Funky Czech-In

An introduction to Czech and Slovak pop music from the sixties, seventies and eighties with a touch of funk, soul, disco and jazz.

In the green memory


Hammel, Varga & Hladík – V zelenej pamäti
from album “Na II. programe sna”, 1977, Opus 91160493

HammelPavol_Na2ProgrameSna_a_128 HammelPavol_Na2ProgrameSna_b_128
original LP sleeve (front/back)

Despite its name, this blog is not only about Czech music. When I started with the writing last year I simply didn’t find any elegant way to include the Slovaks directly into the title – although a blog called e.g. Funky Slow Vac would have surely promised some quite funny content… :) So I hope my Slovak readers or fans of Slovak music are not offended when I’m not bringing more of their favorite stuff. I began to dive more deeply into the matter only a few years ago and there has existed probably more Slovak funkiness than I’ll ever know.

One of my favorite Slovak artists of the 1970s is Pavol Hammel (1948), also known as the leader of Prúdy (The Jets), whom he founded as early as in 1963. In the late 60s and early 70s they were one of the top beat groups and Hammel became one of the busiest songwriters in the country. In fact, he was probably the most important figure on the rock side of pop music in Slovakia of the 1970s when “rock” was considered an evil word. Hammel recorded a couple of well received albums. Among them were the hippiesque Prúdy debut Zvonky zvonte (Ring Bells Ring) which holds the unofficial title “Slovak Sgt. Pepper”, the conceptual fairy-tale Šlehačková princezna (The Cream Princess), the successful pop album Hráč (The Player), or the more progressive Zelená pošta (The Green Mail) and Na II. programe sna (On The 2nd Channel Of A Dream).

The latter two LPs were recorded in collaboration with organist Marián Varga, yet another legend of Slovak rock, who used to be one of the early Prúdy members and who also played on their debut. In the seventies he gained international fame with his classical-rock combo Collegium Musicum. Another special guest was the Blue Effect leader Radim Hladík on guitar, thus both records were actually released as a Hammel/Varga/Hladík “supergroup”. And while Zelená pošta from 1972 sounded more like a Varga concept album, Na II. programe sna consists of 13 short and compact songs in a more typical Hammel manner. Nonetheless, both records can be stylistically positioned somewhere between Gentle Giant, ELP and – of course – Collegium Musicum.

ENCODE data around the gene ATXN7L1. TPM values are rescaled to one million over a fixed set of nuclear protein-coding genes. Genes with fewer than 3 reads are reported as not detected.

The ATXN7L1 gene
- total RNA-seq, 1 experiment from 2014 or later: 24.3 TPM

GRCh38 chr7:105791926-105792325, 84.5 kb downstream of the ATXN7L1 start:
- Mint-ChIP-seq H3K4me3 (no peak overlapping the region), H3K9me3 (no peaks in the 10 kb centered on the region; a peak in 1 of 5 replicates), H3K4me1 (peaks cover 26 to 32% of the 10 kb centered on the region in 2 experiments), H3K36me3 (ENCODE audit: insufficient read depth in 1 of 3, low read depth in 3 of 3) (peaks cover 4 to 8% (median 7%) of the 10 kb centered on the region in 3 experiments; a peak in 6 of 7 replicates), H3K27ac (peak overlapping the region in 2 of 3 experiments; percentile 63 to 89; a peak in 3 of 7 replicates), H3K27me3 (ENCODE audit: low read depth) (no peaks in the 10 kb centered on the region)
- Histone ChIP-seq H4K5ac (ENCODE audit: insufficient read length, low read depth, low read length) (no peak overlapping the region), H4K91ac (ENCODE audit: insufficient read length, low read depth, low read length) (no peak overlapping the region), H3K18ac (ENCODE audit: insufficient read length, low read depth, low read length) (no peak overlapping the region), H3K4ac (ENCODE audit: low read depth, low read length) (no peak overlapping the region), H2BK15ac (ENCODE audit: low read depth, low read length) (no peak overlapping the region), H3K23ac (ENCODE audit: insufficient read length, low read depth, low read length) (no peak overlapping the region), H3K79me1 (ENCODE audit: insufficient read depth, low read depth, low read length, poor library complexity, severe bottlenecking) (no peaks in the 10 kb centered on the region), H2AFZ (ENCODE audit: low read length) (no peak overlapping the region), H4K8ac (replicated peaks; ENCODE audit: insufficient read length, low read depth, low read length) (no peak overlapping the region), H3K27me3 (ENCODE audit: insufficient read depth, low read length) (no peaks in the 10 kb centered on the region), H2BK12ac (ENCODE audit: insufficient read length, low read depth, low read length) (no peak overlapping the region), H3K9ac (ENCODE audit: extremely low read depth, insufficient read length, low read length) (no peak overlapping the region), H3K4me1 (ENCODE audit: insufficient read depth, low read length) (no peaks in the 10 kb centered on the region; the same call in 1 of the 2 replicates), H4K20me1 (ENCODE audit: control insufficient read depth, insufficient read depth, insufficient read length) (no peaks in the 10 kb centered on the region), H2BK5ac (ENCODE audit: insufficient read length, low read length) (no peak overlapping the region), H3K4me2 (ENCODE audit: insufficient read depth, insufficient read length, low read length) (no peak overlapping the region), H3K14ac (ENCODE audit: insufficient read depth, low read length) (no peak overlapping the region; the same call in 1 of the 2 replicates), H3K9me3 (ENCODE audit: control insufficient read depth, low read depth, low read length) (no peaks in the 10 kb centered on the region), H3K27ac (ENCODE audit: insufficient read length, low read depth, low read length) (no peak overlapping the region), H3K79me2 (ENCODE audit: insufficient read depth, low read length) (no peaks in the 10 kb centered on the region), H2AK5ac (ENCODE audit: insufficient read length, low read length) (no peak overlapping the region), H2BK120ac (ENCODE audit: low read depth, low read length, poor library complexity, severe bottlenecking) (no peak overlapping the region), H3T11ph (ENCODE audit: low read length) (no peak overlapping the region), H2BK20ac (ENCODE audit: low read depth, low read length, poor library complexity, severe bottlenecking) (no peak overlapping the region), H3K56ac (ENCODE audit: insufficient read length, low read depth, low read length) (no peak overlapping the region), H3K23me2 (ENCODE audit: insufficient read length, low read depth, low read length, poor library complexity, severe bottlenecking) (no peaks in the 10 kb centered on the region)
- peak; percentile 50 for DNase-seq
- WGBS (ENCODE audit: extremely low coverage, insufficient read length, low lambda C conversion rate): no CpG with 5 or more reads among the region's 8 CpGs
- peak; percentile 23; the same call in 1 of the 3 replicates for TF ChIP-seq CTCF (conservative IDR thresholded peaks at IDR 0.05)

V zelenej pamäti (In The Green Memory) seems to be quite a unique track in Hammel’s discography however – and for that matter also in Varga’s or Hladík’s one. I’m not aware of any other Hammel song with such strong latin rock influences. (And in fact, as far as I know, the only other Czechoslovak rock band who recorded a couple of latin rock songs in the 1970s were the František Ringo Čech Group featuring Jiří Schelinger with two pretty straight Santana cover versions. Soon to appear on Funky Czech-In, by the way!) So, this tune was cross-over world music before there even was world music: the East meets the West and the South; Slavic folk inspired melodies with a contemporary Chicano groove.

Besides Hammel, Varga and Hladík, among the featured musicians on the record were the Collegium Musicum drummer Dušan Hájek, the Prúdy bassist Ivan Belák or guitarist Tomáš Rédey. The special guest on this track only was Fedor Letňan on the Fender Rhodes piano who’s adding a lot to the song’s overall latinesque touch. The album lyrics have been written exclusively by one of the most popular Slovak lyricists, Kamil Peteraj.

Like many other Hammel or Varga albums, Na II. programe sna remains quite popular until these days and therefore it’s available on CD (a double CD with Zelená pošta). As for vinyl, you already know the usual sources

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The audio samples are presented as a “specimen” to encourage readers to buy the artists’ albums. Many of the tracks presented herein are available for purchase in MP3 or FLAC format at


All written content is © 2006– by Lukáš Machata (Lou Kash). Unauthorized use is strictly prohibited. If you’d like to use portions of my articles, please contact me first.